There are more things to say about K-zoo this year, but I’m still recovering and all my little cognitive workers are still unpacking from the trip, re-filling things, and gathering up all that cardboard and those little bags of air they pack books in, to get the offices back into order for the rest of the week. For now, the best I can do is record the new intake of books.
I was as disciplined as possible in my book buying this time. I declined several titles and I studiously avoided browsing when I knew I had reached my limit. The final day fire-sale at Powells did add three more titles, but these were worth the added weight. Here is the haul:
The preliminary session catalogue for the 48th International Congress of Medieval Studies is out. The Congress, hosted for more than 48 years at the charmingly institutional grounds of Western Michigan University, Kalamazoo Michigan is affectionately called The Zoo by most, and K-soo be PBS. There are over 800 papers spread over 4 days. Free footnote curiosities for the readers who correctly identify my humble (and potentially problematic) contribution!*
*Some restrictions apply. Contestants who know the super-secret identity of PBS are ineligible. Footnotes may not actually fascinate or edify. For entertainment purposes only. Do not take intravenously. Prizes are non-transferable. Void in Uruguay.
With a certain ominous inevitability reserved for Greek tragedy, the monthly review has returned to PBS bearing in its ropey arms the trophies and wounds of another 30 days of a DPhil in Oxford. Apparently the review carries some repressed literary aspirations as well. Rest assured, that early flourish is probably all it can muster. Rest in the warm, if dry, embrace of a largely inconsequential update of the last month.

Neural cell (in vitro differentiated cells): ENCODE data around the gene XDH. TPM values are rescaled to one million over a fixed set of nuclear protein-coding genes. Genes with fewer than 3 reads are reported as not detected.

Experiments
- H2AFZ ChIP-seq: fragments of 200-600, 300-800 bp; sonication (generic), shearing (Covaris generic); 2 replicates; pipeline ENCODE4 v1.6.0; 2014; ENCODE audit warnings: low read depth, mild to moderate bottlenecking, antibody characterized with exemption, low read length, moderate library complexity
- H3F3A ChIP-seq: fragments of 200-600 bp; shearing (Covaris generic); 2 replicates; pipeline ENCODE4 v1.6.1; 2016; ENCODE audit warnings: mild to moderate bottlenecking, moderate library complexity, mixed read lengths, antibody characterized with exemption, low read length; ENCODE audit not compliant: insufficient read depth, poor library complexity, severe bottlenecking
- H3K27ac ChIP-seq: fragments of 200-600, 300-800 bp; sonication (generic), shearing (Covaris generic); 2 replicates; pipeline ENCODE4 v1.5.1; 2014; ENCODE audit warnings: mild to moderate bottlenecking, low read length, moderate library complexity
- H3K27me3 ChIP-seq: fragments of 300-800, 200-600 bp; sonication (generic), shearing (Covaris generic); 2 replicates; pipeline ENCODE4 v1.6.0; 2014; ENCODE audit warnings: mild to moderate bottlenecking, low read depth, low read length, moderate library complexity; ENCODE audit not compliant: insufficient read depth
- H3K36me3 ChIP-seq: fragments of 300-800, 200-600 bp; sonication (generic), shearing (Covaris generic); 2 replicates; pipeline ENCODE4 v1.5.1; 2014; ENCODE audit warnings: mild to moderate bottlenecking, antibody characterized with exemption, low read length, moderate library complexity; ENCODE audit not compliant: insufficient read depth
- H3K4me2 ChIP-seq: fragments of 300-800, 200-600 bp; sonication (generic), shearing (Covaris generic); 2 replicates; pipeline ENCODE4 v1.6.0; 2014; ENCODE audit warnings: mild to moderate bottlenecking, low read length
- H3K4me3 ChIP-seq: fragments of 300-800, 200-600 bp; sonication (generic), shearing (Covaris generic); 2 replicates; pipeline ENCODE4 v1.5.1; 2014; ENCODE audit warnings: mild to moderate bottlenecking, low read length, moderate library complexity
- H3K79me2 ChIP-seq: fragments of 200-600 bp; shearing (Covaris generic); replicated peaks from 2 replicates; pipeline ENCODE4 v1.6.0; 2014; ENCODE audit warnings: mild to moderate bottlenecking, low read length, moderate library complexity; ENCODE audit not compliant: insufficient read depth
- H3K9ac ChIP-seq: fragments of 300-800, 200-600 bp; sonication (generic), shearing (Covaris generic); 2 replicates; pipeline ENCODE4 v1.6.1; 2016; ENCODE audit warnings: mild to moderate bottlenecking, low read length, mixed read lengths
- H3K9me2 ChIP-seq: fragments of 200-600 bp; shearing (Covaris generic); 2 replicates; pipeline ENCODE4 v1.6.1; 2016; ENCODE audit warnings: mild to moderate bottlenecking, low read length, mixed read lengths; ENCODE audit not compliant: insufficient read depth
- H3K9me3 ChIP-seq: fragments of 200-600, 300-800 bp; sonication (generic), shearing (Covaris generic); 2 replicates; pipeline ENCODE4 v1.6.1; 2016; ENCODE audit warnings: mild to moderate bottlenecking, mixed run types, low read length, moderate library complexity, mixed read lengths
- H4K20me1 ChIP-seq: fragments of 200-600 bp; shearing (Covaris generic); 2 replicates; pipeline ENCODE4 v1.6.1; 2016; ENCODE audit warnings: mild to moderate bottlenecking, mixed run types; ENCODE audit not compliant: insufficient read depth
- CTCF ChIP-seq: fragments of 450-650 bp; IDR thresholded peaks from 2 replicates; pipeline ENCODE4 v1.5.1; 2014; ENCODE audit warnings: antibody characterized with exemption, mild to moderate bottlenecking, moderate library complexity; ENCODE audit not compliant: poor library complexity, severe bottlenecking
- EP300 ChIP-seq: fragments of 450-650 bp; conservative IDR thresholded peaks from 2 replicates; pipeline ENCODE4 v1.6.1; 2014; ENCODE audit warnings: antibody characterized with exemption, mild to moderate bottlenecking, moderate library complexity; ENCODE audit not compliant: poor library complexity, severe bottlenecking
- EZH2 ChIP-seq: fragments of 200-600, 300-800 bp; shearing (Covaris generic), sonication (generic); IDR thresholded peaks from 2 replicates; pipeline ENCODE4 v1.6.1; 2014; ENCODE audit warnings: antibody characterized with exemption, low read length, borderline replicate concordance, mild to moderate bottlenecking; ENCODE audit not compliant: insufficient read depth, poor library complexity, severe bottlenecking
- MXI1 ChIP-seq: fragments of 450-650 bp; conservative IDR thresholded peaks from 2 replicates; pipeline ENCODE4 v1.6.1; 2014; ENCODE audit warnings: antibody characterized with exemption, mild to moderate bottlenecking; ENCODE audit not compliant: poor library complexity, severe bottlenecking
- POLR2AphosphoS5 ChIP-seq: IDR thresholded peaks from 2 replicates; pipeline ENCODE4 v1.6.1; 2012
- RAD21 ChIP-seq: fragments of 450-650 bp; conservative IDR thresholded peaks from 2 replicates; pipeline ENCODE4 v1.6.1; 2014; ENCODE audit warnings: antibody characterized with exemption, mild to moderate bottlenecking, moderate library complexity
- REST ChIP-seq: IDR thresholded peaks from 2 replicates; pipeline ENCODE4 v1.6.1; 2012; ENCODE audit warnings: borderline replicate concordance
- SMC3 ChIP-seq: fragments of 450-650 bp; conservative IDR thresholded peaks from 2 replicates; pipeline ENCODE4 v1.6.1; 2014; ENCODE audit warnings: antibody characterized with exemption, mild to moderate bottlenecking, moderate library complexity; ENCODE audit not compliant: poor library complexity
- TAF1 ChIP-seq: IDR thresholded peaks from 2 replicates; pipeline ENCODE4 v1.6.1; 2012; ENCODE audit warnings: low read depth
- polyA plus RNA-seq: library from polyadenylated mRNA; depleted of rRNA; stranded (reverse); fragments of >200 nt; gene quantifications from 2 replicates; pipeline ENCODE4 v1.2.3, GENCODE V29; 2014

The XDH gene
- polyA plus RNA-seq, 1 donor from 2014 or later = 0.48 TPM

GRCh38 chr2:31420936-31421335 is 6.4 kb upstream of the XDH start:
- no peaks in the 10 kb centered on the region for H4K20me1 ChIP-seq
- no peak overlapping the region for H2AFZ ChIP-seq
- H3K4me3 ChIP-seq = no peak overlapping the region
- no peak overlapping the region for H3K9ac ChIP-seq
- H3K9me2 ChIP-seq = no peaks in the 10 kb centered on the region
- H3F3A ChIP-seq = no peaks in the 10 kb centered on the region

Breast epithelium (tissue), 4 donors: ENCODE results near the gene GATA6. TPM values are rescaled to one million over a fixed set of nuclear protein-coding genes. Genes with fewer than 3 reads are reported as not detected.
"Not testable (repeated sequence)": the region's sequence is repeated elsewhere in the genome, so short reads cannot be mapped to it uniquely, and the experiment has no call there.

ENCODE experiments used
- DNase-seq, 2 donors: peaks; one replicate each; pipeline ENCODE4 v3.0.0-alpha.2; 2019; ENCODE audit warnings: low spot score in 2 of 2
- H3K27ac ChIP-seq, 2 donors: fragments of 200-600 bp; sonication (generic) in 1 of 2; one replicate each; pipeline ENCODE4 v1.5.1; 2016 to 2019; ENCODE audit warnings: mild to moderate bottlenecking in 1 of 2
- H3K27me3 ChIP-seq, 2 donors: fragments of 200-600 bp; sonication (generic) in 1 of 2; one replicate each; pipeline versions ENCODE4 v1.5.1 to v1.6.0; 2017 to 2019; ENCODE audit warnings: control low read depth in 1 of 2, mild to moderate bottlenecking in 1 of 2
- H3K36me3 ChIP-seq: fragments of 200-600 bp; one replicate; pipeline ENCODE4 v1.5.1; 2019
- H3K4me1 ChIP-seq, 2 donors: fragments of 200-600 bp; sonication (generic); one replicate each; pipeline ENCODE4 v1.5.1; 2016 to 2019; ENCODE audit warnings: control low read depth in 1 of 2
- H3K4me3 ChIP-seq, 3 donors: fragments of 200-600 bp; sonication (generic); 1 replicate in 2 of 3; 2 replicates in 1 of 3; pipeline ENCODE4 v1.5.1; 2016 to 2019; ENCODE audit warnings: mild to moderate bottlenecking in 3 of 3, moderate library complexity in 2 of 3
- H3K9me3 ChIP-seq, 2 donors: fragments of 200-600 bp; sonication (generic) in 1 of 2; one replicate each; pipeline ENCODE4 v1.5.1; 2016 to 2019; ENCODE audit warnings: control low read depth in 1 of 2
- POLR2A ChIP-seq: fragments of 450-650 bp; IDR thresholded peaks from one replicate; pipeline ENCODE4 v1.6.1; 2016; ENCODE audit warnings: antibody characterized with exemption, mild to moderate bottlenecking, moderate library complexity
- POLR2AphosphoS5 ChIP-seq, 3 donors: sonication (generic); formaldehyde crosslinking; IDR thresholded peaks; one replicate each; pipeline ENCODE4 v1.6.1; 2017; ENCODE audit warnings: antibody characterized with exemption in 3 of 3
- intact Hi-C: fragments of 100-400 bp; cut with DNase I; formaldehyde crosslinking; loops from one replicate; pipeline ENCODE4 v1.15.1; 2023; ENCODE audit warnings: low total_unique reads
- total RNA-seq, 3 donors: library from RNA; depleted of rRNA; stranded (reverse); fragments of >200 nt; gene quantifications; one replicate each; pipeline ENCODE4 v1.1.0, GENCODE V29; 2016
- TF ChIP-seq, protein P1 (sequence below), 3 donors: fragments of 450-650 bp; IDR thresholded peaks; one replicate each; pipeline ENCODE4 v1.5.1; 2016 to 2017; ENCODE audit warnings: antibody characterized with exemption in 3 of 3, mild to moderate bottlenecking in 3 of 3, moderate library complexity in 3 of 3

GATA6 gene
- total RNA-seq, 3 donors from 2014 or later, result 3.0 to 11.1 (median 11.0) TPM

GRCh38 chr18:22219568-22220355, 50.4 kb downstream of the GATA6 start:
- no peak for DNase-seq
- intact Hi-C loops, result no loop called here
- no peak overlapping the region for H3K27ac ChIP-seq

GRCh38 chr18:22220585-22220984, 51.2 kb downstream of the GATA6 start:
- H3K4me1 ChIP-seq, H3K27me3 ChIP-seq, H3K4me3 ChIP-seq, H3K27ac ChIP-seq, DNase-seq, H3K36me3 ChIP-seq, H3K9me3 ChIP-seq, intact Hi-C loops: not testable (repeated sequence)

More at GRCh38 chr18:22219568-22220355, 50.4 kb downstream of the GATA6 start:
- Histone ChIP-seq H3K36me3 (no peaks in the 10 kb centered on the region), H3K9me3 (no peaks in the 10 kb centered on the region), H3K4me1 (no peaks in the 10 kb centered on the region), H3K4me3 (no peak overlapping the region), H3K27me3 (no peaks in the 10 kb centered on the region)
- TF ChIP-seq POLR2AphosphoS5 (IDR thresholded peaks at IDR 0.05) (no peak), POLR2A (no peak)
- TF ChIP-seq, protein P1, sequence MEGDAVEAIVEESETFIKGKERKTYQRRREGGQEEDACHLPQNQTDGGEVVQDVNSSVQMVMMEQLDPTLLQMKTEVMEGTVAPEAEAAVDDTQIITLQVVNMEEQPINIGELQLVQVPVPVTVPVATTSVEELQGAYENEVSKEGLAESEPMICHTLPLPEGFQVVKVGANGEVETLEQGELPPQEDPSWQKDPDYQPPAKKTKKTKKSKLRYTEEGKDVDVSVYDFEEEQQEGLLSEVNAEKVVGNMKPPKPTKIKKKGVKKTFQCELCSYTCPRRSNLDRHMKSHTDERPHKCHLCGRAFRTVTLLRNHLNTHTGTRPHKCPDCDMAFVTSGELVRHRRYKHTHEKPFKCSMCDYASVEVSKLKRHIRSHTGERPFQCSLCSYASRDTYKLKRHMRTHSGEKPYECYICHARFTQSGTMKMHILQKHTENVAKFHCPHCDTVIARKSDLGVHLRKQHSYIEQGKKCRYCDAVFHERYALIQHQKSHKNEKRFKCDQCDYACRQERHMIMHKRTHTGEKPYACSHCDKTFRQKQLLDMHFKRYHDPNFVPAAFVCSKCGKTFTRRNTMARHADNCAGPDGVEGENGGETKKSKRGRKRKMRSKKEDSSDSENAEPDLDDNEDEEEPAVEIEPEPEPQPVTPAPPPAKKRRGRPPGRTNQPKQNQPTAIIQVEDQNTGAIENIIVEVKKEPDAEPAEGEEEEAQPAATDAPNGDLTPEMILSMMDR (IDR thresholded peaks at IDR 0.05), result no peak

The ICMS (k-zoo for short) is a very interdisciplinary conference and what’s more, it welcomes a large number of non-academics and ‘independent researchers’ who attend sessions and present papers. K-zoo is filled with a heady mix of traditional historians interested in the great men and important events of the past, social historians who dabble in anthropology, specialists in archeology, classics, material studies, along with literary scholars, philosophers, engineers, and monks. Yes, monks (and nuns to).
Bartolus de Saxoferrato (1313-1357) a Bolognese jurist, constructed one of the more ingenious arguments for special legal and social privileges for academics. The legal codes of Justinian defined the athletic hero as one who survived “at least three trials of courage in competition.”* Bartolus reasoned that the heroic trials of the academic began during the student years with constant testing by the Masters. The second trial took the form of the private disputation — the equivalent of the thesis defence. The final trial was the public disputation under the scrutiny of the University and the academic public. We might understand this now as the conference paper. Bartolus went further than the Roman legal precedent and claimed that his contemporary academic trials were the same, conceptually, as the joust and deeds of arms that defined the martial elites.
I survived the huge conference this week without any major trials of endurance, and returned with a mildly shameful quantity of books. One of the titles in the stack was actually free. It’s a review copy for one of my associations. Try and guess which one is the review book.